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BWW Review: NEW YORK THEATRE BALLET Presents a Classical CINDERELLA Filled With Imagination And Wonder

BWW Review: NEW YORK THEATRE BALLET Presents a Classical CINDERELLA Filled With Imagination And Wonder

At the Florence Gould Hall, just a two avenues away from The Plaza, my April 17, 2016 morning began. Parents, family, friends, and above all, children were ready to see New York Theatre Ballet's (NYTB) version of Cinderella at 11 AM. Many little girls were dressed to impress as the fairy tale character, while the boys were looking good in their Sunday best. For them, this would be animation come to life.

Before the ballet commenced, NYTB Artistic Director Diana Byer welcomed us with a few words and with her tiny helpers. Nine dancers, roughly ages eight to ten, demonstrated ballet and various dance positions with Ms. Byer's instructions. The children in the audience, who ranged from two to eight years old were encouraged to participate in front of their seats. This was a wonderful idea because it made the children feel part of the performance. Also, since little ones are a bundle of energy, this interaction helped to focus them after a bit of moving around. It was adorable.

I had an up-close and personal view of this production from Row B. The seats were tiered, which allowed for a clearer aspect to see the details of the dancers' footwork. Many New York venues do not offer this layout, and anything closer than the eighth row only shows a dancer from the knees up.

Cinderella-What a fun production this was! Moments like the oversized clock with four feet doing a jig in order to warn Cinderella about being cautious of her time at the ball was clever and lighthearted. The moving scenery was beautifully designed and allowed for smooth transitions of the ballet's three scenes-Cinderella at Home, The Palace, and Cinderella's Home the Morning after the Ball. Of the seventeen characters, several dancers did double duty. And each dancer contributed as a committed cast member of this company. The Stepsisters, Michel Kilby and Michael Wells, stole the show with their antics that revealed the competition between the two. The change of Cinderella, from the scullery maid into the resplendent guest of the prince's royal ball, was like magic. The timing of this sleight of costume change was a professional coup.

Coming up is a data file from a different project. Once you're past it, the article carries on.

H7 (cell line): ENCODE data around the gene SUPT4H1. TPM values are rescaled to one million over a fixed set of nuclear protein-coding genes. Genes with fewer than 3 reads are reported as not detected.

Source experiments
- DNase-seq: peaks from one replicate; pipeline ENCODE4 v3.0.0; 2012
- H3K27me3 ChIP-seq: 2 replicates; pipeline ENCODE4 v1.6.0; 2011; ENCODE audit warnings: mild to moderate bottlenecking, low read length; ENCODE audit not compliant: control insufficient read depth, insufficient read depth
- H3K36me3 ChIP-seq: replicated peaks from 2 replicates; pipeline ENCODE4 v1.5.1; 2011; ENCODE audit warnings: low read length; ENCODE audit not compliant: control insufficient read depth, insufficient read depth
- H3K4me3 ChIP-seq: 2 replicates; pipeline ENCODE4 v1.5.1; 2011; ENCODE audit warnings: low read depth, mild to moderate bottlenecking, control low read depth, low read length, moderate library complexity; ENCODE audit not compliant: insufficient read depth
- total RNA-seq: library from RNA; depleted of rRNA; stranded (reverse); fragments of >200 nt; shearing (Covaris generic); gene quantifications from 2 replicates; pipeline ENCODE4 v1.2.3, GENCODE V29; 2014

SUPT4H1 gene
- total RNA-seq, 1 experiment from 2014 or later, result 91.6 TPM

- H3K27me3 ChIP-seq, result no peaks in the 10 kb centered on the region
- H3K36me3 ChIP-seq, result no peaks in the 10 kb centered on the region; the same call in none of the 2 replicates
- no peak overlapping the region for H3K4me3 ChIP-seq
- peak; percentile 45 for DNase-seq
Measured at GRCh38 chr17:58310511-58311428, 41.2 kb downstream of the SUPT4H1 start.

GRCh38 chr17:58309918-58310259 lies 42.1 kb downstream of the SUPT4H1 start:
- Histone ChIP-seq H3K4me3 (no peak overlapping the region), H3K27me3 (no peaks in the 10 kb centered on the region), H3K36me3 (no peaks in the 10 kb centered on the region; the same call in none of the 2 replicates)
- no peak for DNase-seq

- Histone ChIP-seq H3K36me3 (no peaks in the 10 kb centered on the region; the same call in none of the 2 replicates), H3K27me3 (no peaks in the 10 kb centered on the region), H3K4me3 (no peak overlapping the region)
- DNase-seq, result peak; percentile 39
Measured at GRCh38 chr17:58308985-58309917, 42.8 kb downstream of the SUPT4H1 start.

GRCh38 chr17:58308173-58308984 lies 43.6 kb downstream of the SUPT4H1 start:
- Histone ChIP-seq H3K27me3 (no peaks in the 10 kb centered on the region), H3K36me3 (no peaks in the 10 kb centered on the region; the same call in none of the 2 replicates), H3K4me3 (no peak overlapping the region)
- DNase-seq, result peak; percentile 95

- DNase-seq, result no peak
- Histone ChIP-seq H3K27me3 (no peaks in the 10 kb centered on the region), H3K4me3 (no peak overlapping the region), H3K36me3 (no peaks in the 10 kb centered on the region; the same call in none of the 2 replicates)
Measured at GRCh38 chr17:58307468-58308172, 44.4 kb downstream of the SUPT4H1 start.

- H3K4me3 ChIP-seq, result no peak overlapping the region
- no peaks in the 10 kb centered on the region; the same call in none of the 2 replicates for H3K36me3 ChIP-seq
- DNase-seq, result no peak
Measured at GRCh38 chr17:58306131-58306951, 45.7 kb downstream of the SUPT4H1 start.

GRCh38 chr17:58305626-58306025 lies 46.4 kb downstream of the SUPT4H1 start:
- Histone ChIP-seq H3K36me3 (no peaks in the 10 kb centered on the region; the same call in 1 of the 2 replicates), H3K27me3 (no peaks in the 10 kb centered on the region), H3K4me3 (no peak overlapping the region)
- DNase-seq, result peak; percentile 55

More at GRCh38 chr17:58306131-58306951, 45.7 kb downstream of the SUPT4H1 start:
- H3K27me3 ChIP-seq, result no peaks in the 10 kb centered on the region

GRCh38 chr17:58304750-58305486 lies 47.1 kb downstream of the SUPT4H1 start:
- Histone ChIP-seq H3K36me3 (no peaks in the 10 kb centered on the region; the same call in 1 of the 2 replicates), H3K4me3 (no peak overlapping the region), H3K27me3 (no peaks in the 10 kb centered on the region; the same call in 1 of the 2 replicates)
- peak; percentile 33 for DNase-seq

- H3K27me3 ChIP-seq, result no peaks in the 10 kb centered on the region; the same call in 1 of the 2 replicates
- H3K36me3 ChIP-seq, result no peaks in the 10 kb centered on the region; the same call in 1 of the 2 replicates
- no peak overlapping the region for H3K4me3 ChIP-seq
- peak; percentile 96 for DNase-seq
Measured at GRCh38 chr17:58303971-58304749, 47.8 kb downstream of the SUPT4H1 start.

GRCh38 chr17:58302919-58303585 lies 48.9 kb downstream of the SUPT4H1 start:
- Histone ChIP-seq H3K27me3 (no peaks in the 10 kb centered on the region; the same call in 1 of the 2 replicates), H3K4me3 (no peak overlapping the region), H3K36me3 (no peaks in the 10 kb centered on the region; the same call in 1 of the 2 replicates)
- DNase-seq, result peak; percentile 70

The classical dance choreography was created with much musicality to the score by the famous composer Sergei Prokofiev. Being a dancer myself, I can fully appreciate when someone is "on their leg." This means that on arabesques, posés, and various other single moves en pointe, a dancer does not move at all. That morning's Cinderella, Amanda Treiber, and her Fairy Godmother, Elena Zahlmann, were absolutely "on their leg." I loved that because it meant that the choreography was correctly in tune with their bodies.

When the three guest couples at the ball had the stage, they emoted in character and presented their ballet skills with their best feet forward. Clean dancing all around. Ms. Treiber and her prince, Steven Melendez, exhibited chemistry. Even with that, Mr. Melendez was aware of her timing during a tandem glide across the stage. At one point, he did not have her fully on her leg in the partnered pirouettes. However, he rectified it instantaneously. That's a sign of a great partner! Live theater can throw a performer curve balls when least expected, but it is how you recover from them that matters. My only concern was that the pas de deux of Cinderella and the Prince was choreographed a little too safely. I wanted to see more pyrotechnics such as numerous finger-pirouettes, an a la seconde pirouette into penché, or even an attitude promenade into a sustained arabesque balance (Sleeping Beauty style). These two were very capable of that. Maybe for the next production of Cinderella?

Ballet is a world of imagination and movement. The use of gestures without real cups in hand, the setting of an actual large mansion surrounding the performers, nor a window to look out from is there. Nevertheless, the children and I followed our imaginations to see into NYTB's production of this beloved story.

Photo Credits: Christopher Duggan (Cinderella & Prince) & Morah Geist (Messenger with two Step Sisters)



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From This Author Marsha Volgyi

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